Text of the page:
We want you to be “Water empowered.” and learn about what a rate increase means, the value of the water available to you, what your rates go toward, and how you can cut your cost. This video gives brief detail on all these subjects, and there’s more that can be discussed.
Overall, your rates are what cover the construction, operation, maintenance, and replacement of the infrastructure in the neighborhood. All of this is necessary to produce, treat, and process high-quality water that meets or exceeds regulatory standards.
This helps us to provide the necessary resources like operations teams, customer service representatives, electricity, chemicals, repairs, water quality sampling and testing, gasoline, vehicles, and facility maintenance. It also pays for federal, state, property, and school district taxes that benefit the community.
Our cost to provide service increases periodically due to the ongoing facility upgrades required to maintain and even improve the level of service expected by our customers. Another reason for an increase is because of cost inflation, you may notice this when the cost of buying everyday items increases.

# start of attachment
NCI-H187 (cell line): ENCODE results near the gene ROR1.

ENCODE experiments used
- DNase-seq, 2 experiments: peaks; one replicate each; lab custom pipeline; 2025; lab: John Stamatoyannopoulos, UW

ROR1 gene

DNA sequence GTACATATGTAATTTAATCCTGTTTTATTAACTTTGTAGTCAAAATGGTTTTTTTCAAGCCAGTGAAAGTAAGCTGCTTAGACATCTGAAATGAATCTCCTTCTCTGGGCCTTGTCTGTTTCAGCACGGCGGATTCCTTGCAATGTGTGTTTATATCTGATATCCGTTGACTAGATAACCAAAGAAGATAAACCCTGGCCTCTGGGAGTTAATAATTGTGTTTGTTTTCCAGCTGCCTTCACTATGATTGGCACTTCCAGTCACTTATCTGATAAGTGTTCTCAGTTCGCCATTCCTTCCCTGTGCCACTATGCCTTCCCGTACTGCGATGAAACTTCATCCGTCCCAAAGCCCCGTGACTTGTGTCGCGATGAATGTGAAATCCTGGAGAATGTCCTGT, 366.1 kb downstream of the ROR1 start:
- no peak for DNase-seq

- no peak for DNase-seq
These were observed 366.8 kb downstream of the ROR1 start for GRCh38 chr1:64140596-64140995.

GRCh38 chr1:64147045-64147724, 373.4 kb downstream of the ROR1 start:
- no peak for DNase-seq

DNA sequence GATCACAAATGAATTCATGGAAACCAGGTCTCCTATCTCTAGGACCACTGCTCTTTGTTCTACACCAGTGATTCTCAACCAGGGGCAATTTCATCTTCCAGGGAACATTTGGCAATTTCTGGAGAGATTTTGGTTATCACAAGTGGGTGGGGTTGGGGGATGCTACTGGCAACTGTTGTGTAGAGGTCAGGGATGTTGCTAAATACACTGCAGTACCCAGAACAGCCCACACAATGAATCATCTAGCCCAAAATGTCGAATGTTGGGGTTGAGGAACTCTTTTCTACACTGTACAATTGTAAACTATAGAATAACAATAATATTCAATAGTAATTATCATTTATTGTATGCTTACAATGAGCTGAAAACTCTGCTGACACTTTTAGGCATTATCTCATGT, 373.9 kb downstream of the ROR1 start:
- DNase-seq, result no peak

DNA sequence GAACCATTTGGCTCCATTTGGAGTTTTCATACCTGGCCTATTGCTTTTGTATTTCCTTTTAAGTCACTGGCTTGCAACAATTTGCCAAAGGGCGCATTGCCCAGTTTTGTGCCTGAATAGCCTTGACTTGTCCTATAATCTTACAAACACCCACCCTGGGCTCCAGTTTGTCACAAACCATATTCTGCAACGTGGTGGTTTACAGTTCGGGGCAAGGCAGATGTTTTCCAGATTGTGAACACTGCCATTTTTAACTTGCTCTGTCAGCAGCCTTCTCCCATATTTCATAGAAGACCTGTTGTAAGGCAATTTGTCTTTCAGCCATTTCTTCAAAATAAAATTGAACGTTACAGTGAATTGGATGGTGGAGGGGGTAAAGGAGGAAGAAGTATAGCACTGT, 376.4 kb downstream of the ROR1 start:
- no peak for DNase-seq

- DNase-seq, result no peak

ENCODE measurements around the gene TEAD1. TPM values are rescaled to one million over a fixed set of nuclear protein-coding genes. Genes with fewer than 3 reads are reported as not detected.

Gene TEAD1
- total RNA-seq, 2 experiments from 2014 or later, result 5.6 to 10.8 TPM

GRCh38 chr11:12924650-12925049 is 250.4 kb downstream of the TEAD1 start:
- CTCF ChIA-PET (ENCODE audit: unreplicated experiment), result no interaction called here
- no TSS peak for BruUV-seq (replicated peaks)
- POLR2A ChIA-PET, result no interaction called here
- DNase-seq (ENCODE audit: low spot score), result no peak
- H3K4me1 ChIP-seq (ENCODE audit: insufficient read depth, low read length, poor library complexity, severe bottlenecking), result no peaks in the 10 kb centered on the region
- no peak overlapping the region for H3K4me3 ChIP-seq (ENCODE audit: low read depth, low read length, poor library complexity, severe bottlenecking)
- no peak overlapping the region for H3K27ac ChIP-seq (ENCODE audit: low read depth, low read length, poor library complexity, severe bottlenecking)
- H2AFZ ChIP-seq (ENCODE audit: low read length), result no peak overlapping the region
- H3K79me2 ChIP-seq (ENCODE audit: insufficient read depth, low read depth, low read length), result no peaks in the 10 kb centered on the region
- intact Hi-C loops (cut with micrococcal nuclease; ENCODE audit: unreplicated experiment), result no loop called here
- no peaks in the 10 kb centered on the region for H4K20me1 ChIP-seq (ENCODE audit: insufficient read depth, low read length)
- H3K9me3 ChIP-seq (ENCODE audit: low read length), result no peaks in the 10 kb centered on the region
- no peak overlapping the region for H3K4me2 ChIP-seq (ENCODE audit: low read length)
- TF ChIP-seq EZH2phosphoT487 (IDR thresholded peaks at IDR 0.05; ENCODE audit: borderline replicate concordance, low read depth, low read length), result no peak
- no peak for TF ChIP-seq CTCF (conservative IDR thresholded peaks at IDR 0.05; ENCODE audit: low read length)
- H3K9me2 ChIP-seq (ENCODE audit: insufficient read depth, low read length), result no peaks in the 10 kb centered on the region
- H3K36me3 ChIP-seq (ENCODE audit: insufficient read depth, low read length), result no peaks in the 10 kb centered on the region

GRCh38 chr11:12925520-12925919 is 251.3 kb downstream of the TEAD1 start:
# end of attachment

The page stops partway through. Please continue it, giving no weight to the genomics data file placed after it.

Think about the price of a gallon of water purchased from the supermarket versus a gallon from the tap. A gallon’s worth of single-serve bottled water costs over hundreds of times the price of tap water, three times the national average price for a gallon of milk, and four times the national average price for a gallon of regular grade gasoline. While milk and gas are both considered essential, water is the only utility that you consume in order to survive, and water from the tap is clearly the best value.
Your water bill pays for clean and reliable water. It also pays for what the dedicated employees at SouthWest Water do behind the scenes to get it to your house. We will continue to make you aware when we are working on projects that benefit the neighborhood and whenever our costs to provide service need to be reviewed.
We hope this information has been helpful to understand your bill. If you have further questions, contact your state’s Customer Care.